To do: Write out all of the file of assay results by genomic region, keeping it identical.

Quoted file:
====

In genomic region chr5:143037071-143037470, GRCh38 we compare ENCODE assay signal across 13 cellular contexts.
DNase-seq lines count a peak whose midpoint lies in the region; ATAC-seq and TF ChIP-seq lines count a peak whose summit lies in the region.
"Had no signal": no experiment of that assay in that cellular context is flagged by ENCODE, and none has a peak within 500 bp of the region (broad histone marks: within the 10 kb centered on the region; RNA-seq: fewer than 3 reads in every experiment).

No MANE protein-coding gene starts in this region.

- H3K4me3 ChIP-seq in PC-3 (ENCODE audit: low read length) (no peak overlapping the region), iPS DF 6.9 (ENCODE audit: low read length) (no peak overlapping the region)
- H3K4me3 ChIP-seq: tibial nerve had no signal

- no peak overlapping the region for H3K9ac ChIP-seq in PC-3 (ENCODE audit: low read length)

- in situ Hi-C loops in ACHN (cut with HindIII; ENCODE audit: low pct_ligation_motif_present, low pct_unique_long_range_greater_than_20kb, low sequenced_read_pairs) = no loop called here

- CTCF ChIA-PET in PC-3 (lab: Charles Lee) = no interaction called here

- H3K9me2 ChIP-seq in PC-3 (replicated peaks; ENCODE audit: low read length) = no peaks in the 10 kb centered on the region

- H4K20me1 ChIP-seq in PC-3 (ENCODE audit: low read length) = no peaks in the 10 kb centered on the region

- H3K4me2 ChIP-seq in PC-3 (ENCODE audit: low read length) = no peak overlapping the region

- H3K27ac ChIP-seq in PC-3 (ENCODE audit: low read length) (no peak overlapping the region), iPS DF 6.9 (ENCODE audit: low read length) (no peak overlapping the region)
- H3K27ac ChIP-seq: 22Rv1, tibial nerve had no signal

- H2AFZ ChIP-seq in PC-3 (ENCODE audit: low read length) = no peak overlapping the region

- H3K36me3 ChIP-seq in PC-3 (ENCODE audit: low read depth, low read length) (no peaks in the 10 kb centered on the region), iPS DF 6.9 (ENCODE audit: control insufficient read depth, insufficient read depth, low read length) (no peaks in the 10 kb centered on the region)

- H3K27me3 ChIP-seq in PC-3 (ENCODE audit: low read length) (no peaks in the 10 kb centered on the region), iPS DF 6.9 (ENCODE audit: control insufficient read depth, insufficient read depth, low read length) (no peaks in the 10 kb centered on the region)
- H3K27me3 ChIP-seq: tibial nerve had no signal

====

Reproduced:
In genomic region chr5:143037071-143037470, GRCh38 we compare ENCODE assay signal across 13 cellular contexts.
DNase-seq lines count a peak whose midpoint lies in the region; ATAC-seq and TF ChIP-seq lines count a peak whose summit lies in the region.
"Had no signal": no experiment of that assay in that cellular context is flagged by ENCODE, and none has a peak within 500 bp of the region (broad histone marks: within the 10 kb centered on the region; RNA-seq: fewer than 3 reads in every experiment).

No MANE protein-coding gene starts in this region.

- H3K4me3 ChIP-seq in PC-3 (ENCODE audit: low read length) (no peak overlapping the region), iPS DF 6.9 (ENCODE audit: low read length) (no peak overlapping the region)
- H3K4me3 ChIP-seq: tibial nerve had no signal

- no peak overlapping the region for H3K9ac ChIP-seq in PC-3 (ENCODE audit: low read length)

- in situ Hi-C loops in ACHN (cut with HindIII; ENCODE audit: low pct_ligation_motif_present, low pct_unique_long_range_greater_than_20kb, low sequenced_read_pairs) = no loop called here

- CTCF ChIA-PET in PC-3 (lab: Charles Lee) = no interaction called here

- H3K9me2 ChIP-seq in PC-3 (replicated peaks; ENCODE audit: low read length) = no peaks in the 10 kb centered on the region

- H4K20me1 ChIP-seq in PC-3 (ENCODE audit: low read length) = no peaks in the 10 kb centered on the region

- H3K4me2 ChIP-seq in PC-3 (ENCODE audit: low read length) = no peak overlapping the region

- H3K27ac ChIP-seq in PC-3 (ENCODE audit: low read length) (no peak overlapping the region), iPS DF 6.9 (ENCODE audit: low read length) (no peak overlapping the region)
- H3K27ac ChIP-seq: 22Rv1, tibial nerve had no signal

- H2AFZ ChIP-seq in PC-3 (ENCODE audit: low read length) = no peak overlapping the region

- H3K36me3 ChIP-seq in PC-3 (ENCODE audit: low read depth, low read length) (no peaks in the 10 kb centered on the region), iPS DF 6.9 (ENCODE audit: control insufficient read depth, insufficient read depth, low read length) (no peaks in the 10 kb centered on the region)

- H3K27me3 ChIP-seq in PC-3 (ENCODE audit: low read length) (no peaks in the 10 kb centered on the region), iPS DF 6.9 (ENCODE audit: control insufficient read depth, insufficient read depth, low read length) (no peaks in the 10 kb centered on the region)
- H3K27me3 ChIP-seq: tibial nerve had no signal